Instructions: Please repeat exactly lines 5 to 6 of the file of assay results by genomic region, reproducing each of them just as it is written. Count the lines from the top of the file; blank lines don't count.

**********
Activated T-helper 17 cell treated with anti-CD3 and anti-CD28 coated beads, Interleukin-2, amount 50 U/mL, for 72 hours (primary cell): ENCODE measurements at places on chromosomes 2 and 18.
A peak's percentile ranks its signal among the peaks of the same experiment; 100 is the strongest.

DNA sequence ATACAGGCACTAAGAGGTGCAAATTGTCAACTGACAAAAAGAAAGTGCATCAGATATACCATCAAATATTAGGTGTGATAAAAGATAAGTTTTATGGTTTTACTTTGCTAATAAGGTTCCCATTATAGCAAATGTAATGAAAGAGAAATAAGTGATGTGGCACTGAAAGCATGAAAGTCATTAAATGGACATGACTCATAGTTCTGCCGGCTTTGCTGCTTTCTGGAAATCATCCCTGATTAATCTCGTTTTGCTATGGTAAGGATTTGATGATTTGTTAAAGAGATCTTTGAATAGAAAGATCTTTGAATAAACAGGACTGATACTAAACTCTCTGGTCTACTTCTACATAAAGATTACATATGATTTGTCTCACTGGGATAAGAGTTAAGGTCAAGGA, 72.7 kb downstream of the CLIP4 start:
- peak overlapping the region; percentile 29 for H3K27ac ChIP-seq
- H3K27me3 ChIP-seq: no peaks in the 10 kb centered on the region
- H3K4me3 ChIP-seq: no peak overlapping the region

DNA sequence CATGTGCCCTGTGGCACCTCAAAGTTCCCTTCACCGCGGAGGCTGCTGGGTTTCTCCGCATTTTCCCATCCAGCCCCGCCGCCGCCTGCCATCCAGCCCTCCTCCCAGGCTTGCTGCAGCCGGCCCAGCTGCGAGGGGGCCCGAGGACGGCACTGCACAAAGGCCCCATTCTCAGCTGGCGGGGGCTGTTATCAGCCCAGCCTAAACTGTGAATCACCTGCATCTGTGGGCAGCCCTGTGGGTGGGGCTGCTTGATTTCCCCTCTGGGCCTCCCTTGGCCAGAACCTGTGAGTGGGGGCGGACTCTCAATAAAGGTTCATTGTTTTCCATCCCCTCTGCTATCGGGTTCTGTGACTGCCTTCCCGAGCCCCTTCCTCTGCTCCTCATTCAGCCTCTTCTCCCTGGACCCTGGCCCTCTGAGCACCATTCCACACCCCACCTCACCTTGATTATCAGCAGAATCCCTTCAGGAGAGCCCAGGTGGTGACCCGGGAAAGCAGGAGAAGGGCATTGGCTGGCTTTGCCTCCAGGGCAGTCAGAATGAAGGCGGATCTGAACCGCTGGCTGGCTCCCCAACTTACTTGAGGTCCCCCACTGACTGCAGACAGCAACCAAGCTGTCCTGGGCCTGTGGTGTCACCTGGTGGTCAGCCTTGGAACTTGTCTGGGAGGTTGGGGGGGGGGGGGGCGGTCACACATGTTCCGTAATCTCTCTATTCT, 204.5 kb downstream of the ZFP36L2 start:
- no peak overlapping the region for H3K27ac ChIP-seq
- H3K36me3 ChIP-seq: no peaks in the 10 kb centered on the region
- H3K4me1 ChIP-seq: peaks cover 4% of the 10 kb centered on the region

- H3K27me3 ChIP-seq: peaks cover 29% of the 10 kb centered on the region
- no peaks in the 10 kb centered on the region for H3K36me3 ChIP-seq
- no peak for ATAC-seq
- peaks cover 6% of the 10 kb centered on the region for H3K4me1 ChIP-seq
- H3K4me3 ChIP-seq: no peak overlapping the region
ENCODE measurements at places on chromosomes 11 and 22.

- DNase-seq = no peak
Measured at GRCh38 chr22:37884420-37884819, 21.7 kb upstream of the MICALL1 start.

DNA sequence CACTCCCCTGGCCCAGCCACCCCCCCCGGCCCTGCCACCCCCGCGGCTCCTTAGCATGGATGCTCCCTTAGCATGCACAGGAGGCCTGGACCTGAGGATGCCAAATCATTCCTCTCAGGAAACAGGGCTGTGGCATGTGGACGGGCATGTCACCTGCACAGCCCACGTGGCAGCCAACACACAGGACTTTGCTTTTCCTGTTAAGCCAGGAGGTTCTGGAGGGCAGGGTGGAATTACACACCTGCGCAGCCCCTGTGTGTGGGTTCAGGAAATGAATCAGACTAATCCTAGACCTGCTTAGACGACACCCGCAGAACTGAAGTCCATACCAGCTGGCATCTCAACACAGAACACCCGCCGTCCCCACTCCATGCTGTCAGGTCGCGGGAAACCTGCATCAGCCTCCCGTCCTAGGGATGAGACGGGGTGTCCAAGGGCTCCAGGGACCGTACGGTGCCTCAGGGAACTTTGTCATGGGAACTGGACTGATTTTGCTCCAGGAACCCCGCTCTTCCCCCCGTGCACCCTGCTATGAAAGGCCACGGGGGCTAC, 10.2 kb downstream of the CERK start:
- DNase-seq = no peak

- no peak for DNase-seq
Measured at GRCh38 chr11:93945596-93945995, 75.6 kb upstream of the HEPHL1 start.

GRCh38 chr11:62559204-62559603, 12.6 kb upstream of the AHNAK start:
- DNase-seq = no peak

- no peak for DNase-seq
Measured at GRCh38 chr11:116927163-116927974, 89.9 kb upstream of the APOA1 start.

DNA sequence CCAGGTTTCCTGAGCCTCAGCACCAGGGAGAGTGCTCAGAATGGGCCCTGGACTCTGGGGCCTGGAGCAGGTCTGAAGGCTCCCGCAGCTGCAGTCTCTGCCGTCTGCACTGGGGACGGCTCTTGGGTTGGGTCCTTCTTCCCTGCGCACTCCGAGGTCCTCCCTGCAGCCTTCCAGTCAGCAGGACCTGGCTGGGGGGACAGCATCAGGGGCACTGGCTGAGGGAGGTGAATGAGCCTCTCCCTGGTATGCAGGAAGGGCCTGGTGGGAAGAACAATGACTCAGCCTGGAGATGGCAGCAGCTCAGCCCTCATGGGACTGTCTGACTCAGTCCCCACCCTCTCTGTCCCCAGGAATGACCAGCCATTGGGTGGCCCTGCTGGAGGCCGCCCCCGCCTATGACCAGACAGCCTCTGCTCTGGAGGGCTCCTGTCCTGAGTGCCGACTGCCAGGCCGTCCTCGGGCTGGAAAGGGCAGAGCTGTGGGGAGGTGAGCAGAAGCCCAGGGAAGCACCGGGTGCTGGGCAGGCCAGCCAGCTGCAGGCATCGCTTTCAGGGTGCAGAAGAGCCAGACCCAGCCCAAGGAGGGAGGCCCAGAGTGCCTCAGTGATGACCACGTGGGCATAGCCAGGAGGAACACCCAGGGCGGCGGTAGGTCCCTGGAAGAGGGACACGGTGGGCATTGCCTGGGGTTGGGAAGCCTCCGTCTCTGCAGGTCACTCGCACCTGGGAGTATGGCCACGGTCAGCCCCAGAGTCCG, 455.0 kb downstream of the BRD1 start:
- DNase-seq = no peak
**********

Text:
- H3K27me3 ChIP-seq: no peaks in the 10 kb centered on the region
- H3K4me3 ChIP-seq: no peak overlapping the region